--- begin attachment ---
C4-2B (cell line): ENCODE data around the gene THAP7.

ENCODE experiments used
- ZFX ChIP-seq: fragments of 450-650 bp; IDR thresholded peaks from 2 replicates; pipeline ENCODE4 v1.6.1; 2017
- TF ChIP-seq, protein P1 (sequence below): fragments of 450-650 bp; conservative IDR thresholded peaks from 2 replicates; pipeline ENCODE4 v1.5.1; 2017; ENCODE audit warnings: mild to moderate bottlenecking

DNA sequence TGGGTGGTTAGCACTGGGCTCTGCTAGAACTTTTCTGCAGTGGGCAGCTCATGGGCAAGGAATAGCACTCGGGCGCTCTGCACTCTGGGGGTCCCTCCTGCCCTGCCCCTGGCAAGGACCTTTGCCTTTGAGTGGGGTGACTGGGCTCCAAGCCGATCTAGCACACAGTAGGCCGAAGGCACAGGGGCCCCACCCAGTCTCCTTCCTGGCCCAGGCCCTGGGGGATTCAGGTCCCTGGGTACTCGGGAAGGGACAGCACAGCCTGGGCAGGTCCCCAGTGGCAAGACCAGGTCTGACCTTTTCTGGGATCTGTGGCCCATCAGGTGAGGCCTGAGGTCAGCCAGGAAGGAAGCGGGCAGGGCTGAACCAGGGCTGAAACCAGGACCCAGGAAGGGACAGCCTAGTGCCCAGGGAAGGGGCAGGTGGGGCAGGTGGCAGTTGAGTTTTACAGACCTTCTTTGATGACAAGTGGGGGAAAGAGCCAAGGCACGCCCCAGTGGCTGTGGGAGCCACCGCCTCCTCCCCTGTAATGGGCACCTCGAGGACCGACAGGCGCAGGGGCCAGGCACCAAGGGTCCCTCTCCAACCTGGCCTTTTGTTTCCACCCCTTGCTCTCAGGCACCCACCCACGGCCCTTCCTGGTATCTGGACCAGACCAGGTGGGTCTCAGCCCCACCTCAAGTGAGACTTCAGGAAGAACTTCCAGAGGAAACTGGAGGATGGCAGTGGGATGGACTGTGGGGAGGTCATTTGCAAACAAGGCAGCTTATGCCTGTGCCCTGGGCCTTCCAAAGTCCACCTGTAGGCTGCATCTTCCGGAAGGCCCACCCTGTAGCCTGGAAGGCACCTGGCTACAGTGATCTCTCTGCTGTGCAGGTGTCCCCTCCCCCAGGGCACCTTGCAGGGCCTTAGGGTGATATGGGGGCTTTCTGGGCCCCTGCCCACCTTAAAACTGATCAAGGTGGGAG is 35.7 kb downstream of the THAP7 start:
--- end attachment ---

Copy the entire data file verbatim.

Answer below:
C4-2B (cell line): ENCODE data around the gene THAP7.

ENCODE experiments used
- ZFX ChIP-seq: fragments of 450-650 bp; IDR thresholded peaks from 2 replicates; pipeline ENCODE4 v1.6.1; 2017
- TF ChIP-seq, protein P1 (sequence below): fragments of 450-650 bp; conservative IDR thresholded peaks from 2 replicates; pipeline ENCODE4 v1.5.1; 2017; ENCODE audit warnings: mild to moderate bottlenecking

DNA sequence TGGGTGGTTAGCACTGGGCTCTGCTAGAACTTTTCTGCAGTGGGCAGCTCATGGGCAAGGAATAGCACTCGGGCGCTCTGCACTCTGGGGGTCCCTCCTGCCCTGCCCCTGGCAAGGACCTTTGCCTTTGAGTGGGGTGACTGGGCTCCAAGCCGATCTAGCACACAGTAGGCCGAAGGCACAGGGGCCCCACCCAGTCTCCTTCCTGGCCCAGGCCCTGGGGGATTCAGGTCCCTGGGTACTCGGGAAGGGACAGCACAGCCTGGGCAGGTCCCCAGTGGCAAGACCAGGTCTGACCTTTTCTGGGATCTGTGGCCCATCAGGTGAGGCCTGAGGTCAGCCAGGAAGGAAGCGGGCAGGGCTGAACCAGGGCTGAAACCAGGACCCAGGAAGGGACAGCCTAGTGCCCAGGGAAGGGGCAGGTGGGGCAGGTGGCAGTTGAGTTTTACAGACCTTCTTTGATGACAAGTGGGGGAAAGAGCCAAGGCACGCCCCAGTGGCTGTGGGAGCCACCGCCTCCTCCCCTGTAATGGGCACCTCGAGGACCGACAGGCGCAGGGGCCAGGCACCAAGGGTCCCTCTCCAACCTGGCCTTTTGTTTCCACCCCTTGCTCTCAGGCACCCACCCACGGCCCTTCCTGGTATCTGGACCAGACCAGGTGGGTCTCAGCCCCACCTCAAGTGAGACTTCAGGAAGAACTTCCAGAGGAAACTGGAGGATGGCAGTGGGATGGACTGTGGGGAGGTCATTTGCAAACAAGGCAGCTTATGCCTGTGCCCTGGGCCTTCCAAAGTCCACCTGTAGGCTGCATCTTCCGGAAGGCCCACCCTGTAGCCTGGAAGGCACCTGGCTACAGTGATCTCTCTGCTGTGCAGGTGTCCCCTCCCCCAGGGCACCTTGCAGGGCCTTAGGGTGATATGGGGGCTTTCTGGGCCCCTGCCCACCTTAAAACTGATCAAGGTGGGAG is 35.7 kb downstream of the THAP7 start: